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Hydrogen Safety Test Center for the Development of New Test Standards and Optimization of Safety Technology (Photo: KIT)

Various options are possible for this; from underground storage facilities to the existing natural gas network to new technologies.

Helmholtz scientists are investigating the advantages and disadvantages of underground storage sites and natural gas storage facilities for the safe storage of hydrogen. The natural gas network is also suitable for transporting gaseous hydrogen. However, hydrogen can also be stored in solids. When heated, these so-called hydride stores release the hydrogen again.

Another possibility is that hydrogen can react with unsaturated organic compounds to form an energy-rich liquid ("liquid organic hydrogen carrier," or LOHC) that can be stored or transported in a similar way to crude oil. It can be transported safely by tankers and trains.

Helmholtz researchers are further developing such hydride storage and LOHC technologies.

Chemical Hydrogen Storage

Researchers design innovative chemical hydrogen storage technologies, related catalytic processes and material technologies. These include hydrogen storage using LOHC (Liquid Organic Hydrogen Carrier) systems. LOHC technologies can store large quantities of hydrogen with high volumetric energy density.

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Safe and efficient storage of hydrogen in solid fuel storage

Currently, fuel-cell cars initially save the hydrogen in massive tanks, which has to withstand a pressure of up to 700 bar. They can be refueled quickly but the technological effort to make the pressurized tank safe is considerable. This is why the Helmholtz-Zentrum Geesthacht is taking another route: Saving the gas in chemical compounds, known as metal hydrides.

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From the Lab to the Rails

Innovative storage and drive technologies are important building blocks for an environmentally compatible energy supply and sustainable mobility. Scientists therefore want to equip trains with LOHC technology. In this process, gaseous hydrogen is bound to a non-hazardous carrier fluid that can be safely stored and transported.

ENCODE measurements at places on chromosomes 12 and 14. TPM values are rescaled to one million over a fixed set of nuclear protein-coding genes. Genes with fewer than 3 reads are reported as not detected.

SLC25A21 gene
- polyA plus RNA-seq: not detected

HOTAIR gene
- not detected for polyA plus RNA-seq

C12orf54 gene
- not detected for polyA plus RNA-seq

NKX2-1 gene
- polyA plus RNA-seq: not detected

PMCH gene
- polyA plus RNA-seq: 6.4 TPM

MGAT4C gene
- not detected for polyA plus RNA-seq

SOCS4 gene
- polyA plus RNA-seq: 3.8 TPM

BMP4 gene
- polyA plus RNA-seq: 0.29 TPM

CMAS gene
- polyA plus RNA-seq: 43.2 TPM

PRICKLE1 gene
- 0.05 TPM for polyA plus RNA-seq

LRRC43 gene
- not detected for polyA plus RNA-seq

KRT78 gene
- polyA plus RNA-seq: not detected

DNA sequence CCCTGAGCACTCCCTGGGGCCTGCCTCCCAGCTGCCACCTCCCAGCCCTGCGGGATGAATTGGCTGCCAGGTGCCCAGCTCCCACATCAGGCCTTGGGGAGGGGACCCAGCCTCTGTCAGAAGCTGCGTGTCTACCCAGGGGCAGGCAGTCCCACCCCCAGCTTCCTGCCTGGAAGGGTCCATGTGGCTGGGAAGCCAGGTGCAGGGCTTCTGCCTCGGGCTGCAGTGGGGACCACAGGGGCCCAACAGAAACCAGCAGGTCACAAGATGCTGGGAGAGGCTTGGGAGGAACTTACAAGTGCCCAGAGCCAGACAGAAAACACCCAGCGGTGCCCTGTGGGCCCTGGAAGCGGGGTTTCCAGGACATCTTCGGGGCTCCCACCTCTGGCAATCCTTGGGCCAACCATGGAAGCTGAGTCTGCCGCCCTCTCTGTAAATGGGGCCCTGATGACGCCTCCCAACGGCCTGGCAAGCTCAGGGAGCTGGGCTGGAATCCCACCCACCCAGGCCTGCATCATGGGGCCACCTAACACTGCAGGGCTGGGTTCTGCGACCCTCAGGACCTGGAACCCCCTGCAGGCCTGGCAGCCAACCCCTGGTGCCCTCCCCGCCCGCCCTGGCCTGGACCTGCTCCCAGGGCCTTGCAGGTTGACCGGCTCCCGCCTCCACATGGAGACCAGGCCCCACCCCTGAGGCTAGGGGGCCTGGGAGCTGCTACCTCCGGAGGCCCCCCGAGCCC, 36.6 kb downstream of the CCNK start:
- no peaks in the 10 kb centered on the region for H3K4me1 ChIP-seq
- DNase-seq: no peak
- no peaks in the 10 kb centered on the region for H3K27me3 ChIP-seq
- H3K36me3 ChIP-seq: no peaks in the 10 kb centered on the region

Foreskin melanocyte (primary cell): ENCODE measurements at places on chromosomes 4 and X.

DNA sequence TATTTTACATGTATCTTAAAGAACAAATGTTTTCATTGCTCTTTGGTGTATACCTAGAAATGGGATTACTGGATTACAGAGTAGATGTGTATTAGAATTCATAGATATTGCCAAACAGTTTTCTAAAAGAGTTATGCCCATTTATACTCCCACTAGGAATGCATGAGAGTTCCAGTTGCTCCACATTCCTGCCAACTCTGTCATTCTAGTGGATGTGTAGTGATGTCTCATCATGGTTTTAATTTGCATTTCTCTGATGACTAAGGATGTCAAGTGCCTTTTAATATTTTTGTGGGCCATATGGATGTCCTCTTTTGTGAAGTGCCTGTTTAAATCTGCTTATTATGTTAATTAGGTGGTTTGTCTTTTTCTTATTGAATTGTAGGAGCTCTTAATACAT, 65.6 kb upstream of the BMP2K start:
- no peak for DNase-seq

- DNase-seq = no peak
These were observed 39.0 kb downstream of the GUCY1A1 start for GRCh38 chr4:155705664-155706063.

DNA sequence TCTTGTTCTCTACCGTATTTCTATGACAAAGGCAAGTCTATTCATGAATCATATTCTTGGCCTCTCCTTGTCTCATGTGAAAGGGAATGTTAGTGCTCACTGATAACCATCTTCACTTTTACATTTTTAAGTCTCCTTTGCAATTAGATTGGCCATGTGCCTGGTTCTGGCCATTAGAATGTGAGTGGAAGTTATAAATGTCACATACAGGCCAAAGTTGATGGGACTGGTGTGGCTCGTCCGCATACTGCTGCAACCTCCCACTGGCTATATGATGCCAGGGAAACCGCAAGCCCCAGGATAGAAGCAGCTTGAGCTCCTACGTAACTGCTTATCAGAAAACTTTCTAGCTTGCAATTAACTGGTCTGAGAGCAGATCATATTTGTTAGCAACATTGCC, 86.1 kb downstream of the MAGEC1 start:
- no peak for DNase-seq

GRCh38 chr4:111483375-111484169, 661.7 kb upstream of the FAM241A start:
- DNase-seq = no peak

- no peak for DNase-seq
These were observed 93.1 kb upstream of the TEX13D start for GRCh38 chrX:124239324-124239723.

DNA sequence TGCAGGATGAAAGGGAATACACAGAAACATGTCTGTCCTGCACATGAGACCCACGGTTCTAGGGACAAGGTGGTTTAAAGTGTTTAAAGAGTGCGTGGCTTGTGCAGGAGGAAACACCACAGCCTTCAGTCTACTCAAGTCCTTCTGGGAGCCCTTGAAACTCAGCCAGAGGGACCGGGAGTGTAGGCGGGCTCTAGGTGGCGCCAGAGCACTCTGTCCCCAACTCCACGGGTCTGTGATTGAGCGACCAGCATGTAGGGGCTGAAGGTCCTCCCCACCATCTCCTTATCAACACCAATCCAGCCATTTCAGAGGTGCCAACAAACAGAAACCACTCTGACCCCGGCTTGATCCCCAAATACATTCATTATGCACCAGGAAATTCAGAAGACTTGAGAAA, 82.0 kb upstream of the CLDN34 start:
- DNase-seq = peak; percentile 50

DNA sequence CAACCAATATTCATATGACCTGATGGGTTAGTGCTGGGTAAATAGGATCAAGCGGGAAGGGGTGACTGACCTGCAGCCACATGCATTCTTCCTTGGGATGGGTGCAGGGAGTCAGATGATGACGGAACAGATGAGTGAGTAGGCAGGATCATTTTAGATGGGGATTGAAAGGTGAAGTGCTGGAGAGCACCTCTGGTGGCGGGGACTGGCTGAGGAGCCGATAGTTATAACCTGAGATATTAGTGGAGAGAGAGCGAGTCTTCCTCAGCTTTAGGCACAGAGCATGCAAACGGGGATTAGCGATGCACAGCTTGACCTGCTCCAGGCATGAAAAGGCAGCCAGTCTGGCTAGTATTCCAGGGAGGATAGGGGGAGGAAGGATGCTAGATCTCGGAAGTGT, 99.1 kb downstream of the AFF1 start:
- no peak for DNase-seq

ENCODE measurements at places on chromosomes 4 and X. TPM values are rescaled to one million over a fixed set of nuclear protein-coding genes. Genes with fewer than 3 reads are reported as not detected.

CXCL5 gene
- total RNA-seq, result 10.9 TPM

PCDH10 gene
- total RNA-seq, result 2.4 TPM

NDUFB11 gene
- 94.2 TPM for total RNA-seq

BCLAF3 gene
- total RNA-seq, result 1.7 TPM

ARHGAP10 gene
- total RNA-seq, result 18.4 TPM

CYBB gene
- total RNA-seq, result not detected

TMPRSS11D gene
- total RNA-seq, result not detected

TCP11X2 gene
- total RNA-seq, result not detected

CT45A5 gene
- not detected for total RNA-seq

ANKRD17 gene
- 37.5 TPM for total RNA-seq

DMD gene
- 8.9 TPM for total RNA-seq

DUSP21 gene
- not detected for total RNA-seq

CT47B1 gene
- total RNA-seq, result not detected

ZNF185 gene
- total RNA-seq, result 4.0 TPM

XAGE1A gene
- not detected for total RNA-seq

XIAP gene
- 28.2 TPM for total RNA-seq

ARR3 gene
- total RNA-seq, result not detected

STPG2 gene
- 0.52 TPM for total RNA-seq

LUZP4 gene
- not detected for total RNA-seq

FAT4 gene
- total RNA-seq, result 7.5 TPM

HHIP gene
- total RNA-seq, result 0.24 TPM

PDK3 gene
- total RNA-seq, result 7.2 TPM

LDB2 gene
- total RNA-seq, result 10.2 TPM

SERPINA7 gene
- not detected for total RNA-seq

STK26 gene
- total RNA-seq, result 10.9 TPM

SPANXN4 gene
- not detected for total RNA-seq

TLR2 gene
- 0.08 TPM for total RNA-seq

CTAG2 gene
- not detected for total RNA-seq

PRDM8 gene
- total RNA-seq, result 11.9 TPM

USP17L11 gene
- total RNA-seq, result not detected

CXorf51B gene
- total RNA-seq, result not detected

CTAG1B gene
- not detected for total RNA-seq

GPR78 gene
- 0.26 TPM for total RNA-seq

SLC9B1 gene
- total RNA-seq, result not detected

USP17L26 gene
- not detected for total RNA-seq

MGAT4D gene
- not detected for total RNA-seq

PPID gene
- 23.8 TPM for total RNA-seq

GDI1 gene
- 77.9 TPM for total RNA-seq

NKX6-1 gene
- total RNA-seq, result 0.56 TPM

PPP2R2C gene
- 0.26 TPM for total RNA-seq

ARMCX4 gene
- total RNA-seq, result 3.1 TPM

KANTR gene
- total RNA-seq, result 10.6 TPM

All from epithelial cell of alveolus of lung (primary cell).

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Hydrogen Safety Test Center

At the Hydrogen Test Center HYKA, the Karlsruhe Institute of Technology (KIT) conducts research on hydrogen safety. To develop new test standards and to optimize safety technology, the researchers conduct hydrogen safety tests on an industrial scale. In addition, they investigate the basic behavior of hydrogen, from distribution to combustion.

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Store hydrogen in salt caverns

Hydrogen is becoming an increasingly important source of energy for sector integration within the framework of the energy transition. HyCavMobil (Hydrogen Cavern for Mobility) is a research project that examines whether hydrogen can be stored in salt caverns and then used for fuel cell mobility.

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Porous storage facilities in sandstone aquifers

There is no alternative to the storage potential for hydrogen in the geological underground. Due to the geological conditions in Germany and Europe, porous storage facilities in sandstone aquifers will have to supplement salt caverns. The German Research Centre for Geosciences GFZ is designing a demonstration project and conducting accompanying research on the physical, chemical and microbial interactions of hydrogen with the storage and cap rock of the deposits.

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Chemical energy storage

In the research project DELTA, the Helmholtz Centre Desden-Rossendorf is developing a flexible apparatus for the electrochemical production of hydrogen with integrated, heterogeneously catalyzed hydrocarbon synthesis based on CO2 and water vapor.

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